This overstuffed love story is a fun bit of escapism, but it doesn't dig deep.


When her husband dies unexpectedly, a woman is forced to reconsider the life she had and what she wants.

Liv Goldenhorn and her husband, Eliot, own a successful wedding-planning company in Brooklyn. But during a tumultuous job that leaves the business on the edge of collapse, Liv receives a phone call that Eliot has died while on a business trip—and soon after discovers that he's left his share of their company to his much younger and until-then-secret mistress, Savannah. Faced with financial ruin and unsure how to get back on track, Liv decides to accept Savannah's persistent attempts to revive the company, a decision that results in Liv, Savannah, and a group of vendors they work with rethinking what they want and how to get it, particularly when it comes to love. Clark works hard to build a diverse cast of characters, but with upward of eight points of view and a swirl of subplots, there isn't much room for in-depth character development. In addition to Liv and Savannah and their own relationships, the novel gives equal focus to a waitress and an actor who strike up a relationship at a wedding, two members of a wedding band who pretend to be a couple so one of them can secure their trust fund, and the long-term couple who run a flower business Liv works with. At times, each of these pairs reads as if they could be the focus of their own books. In spite of everything, though, Clark's prose is engaging, her characters are likable, and the plot moves quickly enough that the shortcomings can be overlooked.

This overstuffed love story is a fun bit of escapism, but it doesn't dig deep.

Pub Date: May 4, 2021

ISBN: 978-1-9821-3319-1

Page Count: 384

Publisher: Emily Bestler/Atria

Review Posted Online: March 17, 2021

Kirkus Reviews Issue: April 1, 2021

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For devoted Hannah fans in search of a good cry.


The miseries of the Depression and Dust Bowl years shape the destiny of a Texas family.

“Hope is a coin I carry: an American penny, given to me by a man I came to love. There were times in my journey when I felt as if that penny and the hope it represented were the only things that kept me going.” We meet Elsa Wolcott in Dalhart, Texas, in 1921, on the eve of her 25th birthday, and wind up with her in California in 1936 in a saga of almost unrelieved woe. Despised by her shallow parents and sisters for being sickly and unattractive—“too tall, too thin, too pale, too unsure of herself”—Elsa escapes their cruelty when a single night of abandon leads to pregnancy and forced marriage to the son of Italian immigrant farmers. Though she finds some joy working the land, tending the animals, and learning her way around Mama Rose's kitchen, her marriage is never happy, the pleasures of early motherhood are brief, and soon the disastrous droughts of the 1930s drive all the farmers of the area to despair and starvation. Elsa's search for a better life for her children takes them out west to California, where things turn out to be even worse. While she never overcomes her low self-esteem about her looks, Elsa displays an iron core of character and courage as she faces dust storms, floods, hunger riots, homelessness, poverty, the misery of migrant labor, bigotry, union busting, violent goons, and more. The pedantic aims of the novel are hard to ignore as Hannah embodies her history lesson in what feels like a series of sepia-toned postcards depicting melodramatic scenes and clichéd emotions.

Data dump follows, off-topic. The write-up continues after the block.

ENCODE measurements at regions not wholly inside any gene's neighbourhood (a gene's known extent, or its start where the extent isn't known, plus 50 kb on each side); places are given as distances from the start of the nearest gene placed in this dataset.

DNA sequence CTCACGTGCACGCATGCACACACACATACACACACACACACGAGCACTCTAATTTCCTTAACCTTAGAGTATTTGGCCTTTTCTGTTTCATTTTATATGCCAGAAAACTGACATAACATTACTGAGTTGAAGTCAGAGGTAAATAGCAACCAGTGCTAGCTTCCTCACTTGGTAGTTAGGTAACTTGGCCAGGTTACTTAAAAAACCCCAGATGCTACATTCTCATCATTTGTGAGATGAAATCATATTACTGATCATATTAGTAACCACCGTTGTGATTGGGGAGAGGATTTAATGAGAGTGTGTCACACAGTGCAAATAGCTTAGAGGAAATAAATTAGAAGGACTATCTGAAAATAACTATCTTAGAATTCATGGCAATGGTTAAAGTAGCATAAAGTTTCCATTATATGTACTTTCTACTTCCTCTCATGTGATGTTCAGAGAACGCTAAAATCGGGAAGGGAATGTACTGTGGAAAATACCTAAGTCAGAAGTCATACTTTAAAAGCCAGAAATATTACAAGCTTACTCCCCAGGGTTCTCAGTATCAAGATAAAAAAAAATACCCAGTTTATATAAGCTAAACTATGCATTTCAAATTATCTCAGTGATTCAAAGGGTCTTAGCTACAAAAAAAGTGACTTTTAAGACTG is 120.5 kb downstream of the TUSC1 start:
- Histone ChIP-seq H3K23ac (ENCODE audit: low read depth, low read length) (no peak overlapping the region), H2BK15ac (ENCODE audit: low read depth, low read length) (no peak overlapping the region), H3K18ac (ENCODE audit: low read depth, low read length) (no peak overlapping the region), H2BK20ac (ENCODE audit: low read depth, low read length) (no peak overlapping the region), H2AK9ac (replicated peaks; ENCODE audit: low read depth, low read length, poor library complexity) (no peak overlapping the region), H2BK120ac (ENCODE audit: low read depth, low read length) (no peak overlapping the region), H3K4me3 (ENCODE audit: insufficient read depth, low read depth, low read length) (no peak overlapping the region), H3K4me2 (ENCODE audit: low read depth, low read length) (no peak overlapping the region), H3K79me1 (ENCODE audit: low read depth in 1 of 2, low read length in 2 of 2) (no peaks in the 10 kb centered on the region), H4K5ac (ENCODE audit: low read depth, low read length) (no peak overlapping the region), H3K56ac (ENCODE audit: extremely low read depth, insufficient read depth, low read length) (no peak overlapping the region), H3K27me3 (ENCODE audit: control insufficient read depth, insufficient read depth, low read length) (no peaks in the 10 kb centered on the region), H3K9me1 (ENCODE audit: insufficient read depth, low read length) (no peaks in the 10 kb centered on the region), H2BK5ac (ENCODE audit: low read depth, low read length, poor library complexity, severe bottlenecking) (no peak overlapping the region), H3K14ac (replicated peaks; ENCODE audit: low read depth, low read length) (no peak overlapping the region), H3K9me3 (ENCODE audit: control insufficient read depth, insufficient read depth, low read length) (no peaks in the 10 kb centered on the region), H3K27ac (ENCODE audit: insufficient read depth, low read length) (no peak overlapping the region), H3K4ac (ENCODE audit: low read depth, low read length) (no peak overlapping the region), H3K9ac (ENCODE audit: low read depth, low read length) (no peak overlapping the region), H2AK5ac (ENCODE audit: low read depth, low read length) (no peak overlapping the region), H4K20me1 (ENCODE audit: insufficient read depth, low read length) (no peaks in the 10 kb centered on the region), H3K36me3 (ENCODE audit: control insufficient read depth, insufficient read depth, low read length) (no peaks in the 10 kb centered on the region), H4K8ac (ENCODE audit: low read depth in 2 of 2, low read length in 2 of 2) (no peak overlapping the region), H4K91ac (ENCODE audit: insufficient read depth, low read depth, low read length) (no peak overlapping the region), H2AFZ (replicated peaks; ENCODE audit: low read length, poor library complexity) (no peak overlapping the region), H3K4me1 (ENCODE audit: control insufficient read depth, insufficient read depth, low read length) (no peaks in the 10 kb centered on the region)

For devoted Hannah fans in search of a good cry.

Pub Date: Feb. 9, 2021

ISBN: 978-1-2501-7860-2

Page Count: 464

Publisher: St. Martin's

Review Posted Online: Nov. 18, 2020

Kirkus Reviews Issue: Dec. 1, 2020

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A whimsical fantasy about learning what’s important in life.


An unhappy woman who tries to commit suicide finds herself in a mysterious library that allows her to explore new lives.

How far would you go to address every regret you ever had? That’s the question at the heart of Haig’s latest novel, which imagines the plane between life and death as a vast library filled with books detailing every existence a person could have. Thrust into this mysterious way station is Nora Seed, a depressed and desperate woman estranged from her family and friends. Nora has just lost her job, and her cat is dead. Believing she has no reason to go on, she writes a farewell note and takes an overdose of antidepressants. But instead of waking up in heaven, hell, or eternal nothingness, she finds herself in a library filled with books that offer her a chance to experience an infinite number of new lives. Guided by Mrs. Elm, her former school librarian, she can pull a book from the shelf and enter a new existence—as a country pub owner with her ex-boyfriend, as a researcher on an Arctic island, as a rock star singing in stadiums full of screaming fans. But how will she know which life will make her happy? This book isn't heavy on hows; you won’t need an advanced degree in quantum physics or string theory to follow its simple yet fantastical logic. Predicting the path Nora will ultimately choose isn’t difficult, either. Haig treats the subject of suicide with a light touch, and the book’s playful tone will be welcome to readers who like their fantasies sweet if a little too forgettable.

A whimsical fantasy about learning what’s important in life.

Pub Date: Sept. 29, 2020

ISBN: 978-0-52-555947-4

Page Count: 336

Publisher: Viking

Review Posted Online: July 14, 2020

Kirkus Reviews Issue: Aug. 1, 2020

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